Getting Over the Oh Sh*t Moments when Riding Your Gravel Bike Downhill

At one very brief period in my twenties, I rode mountain bikes. There were no clinics for women, no skills workshops, and really no Youtube videos at the time. I would just tag along with a group of guys from work and clutch my breaks cautiously on the descents while they whizzed by me. I would have been left alone in the woods had I not been able to breeze by them on the climbs. I never spent enough time on the mountain bike to really learn the skill of descending.

Later, when I began training for triathlon, we went to the North Georgia Mountains to ride “The Gaps”, an iconic ride that took you up and down 3 (or 6 mountains). The climbs were much easier than I anticipated but I found fingers frozen into a claw position from holding the breaks not he descents.

Going downhill was terrifying. After more years on the bike, I finally started to get the hang of it, learning the skills to navigate downhills then on a normal training ride, WHAM, a skateboarder veered into the street while I was going down a hill very fast.

It wasn’t long after that incident that I switched from triathlon to gravel cycling. I got my first gravel bike and headed out to a popular spot with my friend Lauren. All was going well until we hit the first downhill. At the top of the hill I looked down and all i could think was,

When I got to the top of the first big hill on my first gravel ride, all I could think was.....png

‘Oh sh*t, I have to go down that? ‘

I was back to my old brake-clutching self, terrified of the downhill. And now the downhill was filled with potholes and loose gravel, making it seemingly even more treacherous

So when women tell me that they are interested in off-road cycling but aren’t sure they can do the downhill, I understand. It took me a few rides to gain some confidence in the downhill and I’m still not as aggressive as people who have been doing it for years but here are a few of my tips for getting started.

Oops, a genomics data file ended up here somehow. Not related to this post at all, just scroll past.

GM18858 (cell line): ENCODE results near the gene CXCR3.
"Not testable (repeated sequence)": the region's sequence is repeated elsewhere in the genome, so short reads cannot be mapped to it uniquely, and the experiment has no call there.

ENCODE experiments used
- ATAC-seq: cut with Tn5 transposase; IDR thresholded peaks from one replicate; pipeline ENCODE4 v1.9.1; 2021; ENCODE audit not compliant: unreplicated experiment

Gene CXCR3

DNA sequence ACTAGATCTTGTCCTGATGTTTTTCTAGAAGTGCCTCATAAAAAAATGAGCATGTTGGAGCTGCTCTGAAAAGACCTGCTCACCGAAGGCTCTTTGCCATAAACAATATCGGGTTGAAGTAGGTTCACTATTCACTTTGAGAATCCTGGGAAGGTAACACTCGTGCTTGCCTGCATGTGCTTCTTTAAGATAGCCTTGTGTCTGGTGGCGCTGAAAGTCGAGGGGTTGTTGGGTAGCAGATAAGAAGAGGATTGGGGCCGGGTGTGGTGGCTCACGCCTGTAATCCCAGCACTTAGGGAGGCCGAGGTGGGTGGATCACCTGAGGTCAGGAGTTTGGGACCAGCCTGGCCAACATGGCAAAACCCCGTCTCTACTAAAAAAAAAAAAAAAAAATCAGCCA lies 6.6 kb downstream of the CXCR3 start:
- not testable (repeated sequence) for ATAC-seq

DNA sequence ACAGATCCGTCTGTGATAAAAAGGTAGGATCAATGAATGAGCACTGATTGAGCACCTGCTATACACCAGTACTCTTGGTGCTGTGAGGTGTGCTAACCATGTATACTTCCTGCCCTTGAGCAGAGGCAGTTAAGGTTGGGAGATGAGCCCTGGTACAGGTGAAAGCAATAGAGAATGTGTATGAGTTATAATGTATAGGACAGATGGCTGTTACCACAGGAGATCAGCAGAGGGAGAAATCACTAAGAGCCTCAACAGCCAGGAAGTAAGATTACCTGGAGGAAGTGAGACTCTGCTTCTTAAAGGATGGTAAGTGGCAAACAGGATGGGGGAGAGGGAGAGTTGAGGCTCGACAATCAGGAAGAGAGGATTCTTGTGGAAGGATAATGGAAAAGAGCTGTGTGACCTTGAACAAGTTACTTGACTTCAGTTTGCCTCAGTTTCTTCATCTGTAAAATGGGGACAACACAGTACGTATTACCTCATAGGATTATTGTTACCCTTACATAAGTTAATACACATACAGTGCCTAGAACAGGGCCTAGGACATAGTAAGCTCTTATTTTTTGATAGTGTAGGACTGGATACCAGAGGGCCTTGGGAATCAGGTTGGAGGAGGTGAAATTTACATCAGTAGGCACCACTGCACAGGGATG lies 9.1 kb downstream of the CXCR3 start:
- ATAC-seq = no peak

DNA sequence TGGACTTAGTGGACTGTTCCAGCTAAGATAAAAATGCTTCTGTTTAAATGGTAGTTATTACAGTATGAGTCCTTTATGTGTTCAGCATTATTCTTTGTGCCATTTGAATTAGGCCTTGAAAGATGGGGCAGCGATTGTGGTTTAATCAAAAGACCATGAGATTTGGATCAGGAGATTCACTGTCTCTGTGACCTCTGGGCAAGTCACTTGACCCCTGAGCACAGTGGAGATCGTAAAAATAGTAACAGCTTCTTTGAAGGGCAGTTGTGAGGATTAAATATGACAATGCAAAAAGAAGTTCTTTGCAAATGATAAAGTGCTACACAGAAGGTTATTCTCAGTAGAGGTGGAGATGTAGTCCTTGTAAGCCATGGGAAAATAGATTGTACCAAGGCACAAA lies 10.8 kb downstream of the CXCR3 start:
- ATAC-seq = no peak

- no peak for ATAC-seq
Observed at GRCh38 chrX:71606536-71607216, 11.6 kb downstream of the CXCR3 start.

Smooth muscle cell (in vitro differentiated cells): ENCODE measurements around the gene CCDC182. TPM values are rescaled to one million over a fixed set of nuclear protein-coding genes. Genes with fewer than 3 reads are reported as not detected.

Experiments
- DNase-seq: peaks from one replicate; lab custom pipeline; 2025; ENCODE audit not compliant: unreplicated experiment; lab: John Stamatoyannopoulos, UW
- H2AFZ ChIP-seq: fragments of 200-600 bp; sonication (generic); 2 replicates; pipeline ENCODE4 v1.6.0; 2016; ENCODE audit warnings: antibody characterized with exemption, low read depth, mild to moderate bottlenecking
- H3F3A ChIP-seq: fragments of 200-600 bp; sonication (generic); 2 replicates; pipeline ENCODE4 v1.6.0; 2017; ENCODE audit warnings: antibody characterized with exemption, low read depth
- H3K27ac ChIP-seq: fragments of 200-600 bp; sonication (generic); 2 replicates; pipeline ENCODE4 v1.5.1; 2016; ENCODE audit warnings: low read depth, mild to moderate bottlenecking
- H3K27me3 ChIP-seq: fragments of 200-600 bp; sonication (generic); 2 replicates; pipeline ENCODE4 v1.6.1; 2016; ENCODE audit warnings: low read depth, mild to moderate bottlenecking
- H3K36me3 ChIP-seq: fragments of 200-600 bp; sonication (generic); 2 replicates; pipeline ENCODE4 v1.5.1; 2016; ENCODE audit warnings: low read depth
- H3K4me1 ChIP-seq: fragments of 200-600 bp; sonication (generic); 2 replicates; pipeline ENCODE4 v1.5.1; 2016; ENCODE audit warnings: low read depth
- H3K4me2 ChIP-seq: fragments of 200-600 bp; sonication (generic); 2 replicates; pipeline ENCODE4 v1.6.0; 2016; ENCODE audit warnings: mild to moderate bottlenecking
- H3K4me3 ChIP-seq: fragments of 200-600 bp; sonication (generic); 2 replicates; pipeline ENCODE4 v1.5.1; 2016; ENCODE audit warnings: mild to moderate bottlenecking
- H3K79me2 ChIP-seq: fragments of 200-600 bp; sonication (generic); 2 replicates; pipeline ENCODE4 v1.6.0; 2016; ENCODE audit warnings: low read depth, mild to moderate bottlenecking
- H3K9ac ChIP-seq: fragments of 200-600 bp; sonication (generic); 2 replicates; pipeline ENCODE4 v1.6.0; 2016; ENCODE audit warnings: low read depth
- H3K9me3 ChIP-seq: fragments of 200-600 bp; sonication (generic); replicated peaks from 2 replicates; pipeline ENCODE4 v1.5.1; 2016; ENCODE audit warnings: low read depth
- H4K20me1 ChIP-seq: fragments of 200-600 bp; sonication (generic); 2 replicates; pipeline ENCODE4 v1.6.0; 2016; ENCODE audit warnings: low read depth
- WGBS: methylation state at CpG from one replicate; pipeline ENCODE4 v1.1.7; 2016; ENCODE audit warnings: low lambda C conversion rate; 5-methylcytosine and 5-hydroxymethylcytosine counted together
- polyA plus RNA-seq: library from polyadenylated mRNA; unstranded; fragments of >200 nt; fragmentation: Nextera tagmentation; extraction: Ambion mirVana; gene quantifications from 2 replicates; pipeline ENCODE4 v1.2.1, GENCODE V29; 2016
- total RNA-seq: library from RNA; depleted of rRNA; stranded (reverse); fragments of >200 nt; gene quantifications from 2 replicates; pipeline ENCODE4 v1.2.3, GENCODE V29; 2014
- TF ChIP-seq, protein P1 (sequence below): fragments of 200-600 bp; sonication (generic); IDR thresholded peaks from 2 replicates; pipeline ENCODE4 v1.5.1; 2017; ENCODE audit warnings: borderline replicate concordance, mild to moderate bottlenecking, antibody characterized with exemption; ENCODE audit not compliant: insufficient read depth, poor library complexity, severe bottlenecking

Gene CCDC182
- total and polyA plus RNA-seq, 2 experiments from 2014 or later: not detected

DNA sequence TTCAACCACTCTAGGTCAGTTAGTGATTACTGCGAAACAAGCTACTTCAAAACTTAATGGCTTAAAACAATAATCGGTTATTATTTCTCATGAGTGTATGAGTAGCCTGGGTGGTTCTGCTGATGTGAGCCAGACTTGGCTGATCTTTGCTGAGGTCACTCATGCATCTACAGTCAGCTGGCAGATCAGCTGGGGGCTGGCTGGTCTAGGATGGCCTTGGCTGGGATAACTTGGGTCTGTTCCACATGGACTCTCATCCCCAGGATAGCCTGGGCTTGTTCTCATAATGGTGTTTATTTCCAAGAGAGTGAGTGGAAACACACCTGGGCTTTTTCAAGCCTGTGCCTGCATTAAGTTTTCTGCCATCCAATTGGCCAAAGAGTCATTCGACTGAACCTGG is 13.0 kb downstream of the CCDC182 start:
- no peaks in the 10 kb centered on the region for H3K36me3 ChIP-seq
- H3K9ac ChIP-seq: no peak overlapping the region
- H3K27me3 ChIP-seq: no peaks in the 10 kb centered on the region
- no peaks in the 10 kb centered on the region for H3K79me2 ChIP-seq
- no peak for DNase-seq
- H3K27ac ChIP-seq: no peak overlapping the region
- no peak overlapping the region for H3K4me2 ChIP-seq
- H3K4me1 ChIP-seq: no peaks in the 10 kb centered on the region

Relax your body.

That may seem like the dumbest piece of advice on the planet when you’re nervous about riding downhill but the reality is when you hold a lot of tension in your body as you go downhill you’re stiff on the bike and you feel every bump. Rather than your body moving with the bumps along the way, you’ll fight them making the entire downhill experience unpleasant and more difficult. In addition, being tense will often lead to jerky movements which can cause you to lose control of your bike as you navigate an obstacle. To relax on the downhill, I focus on a light grip on my handlebars, relaxed shoulders, and deep breaths.

Hover slightly over the saddle.

This trick took me a little while to learn but has made a huge difference. I started watching people navigate the downhills and they would push into the pedals and come just over their saddle (not all the way to standing). It does two things. It shifts your center of gravity and gives you a bit more control but it also saves you a lot of pain when hitting potholes, ruts in the road, or debris. You’ll remember this trick the first time you descend in your saddle, hit a pothole at full speed and feel like you’ve done some permanent damage to your vagina.

Use your brakes sparingly.

This is one of the most challenging parts for fearful downhill cyclists. Some people will never even touch their brakes on the way downhill. I admire those brave souls but I’m not in that club just yet. I have graduated from the ‘death grip on the brakes club’ and learned that just slightly feathering your brakes when you feel like your speed is getting too high is the best way to go.

Keep your eyes on the road.

You want to be able to look about 5-10 feet ahead to navigate around any major potholes or debris in the road. This can be more challenging when you’re riding in the shadow of trees - potholes will sneak up at the last minute (hence the standing strategy)

Stop imaging the worst case scenario.

This is easier said than done. Since I had a pretty significant bike accident on a downhill, I will often have to say STOP IT out loud on the downhill. I’ll just repeat. ‘I’m in control, everything is fine’.

Finally, remember that it takes practice. You don’t have to be a downhill speed racer on the first day. The first few times I rode gravel, I just focused on relaxing my upper body when going down a hill. Then I focused on feathering the brakes. Eventually I started to put it all together. I’m still not the fastest and I get nervous when I am riding on unfamiliar terrain but I find myself gaining more confidence with every ride.

Do you have any other tips that have helped you navigate downhill riding? Please share!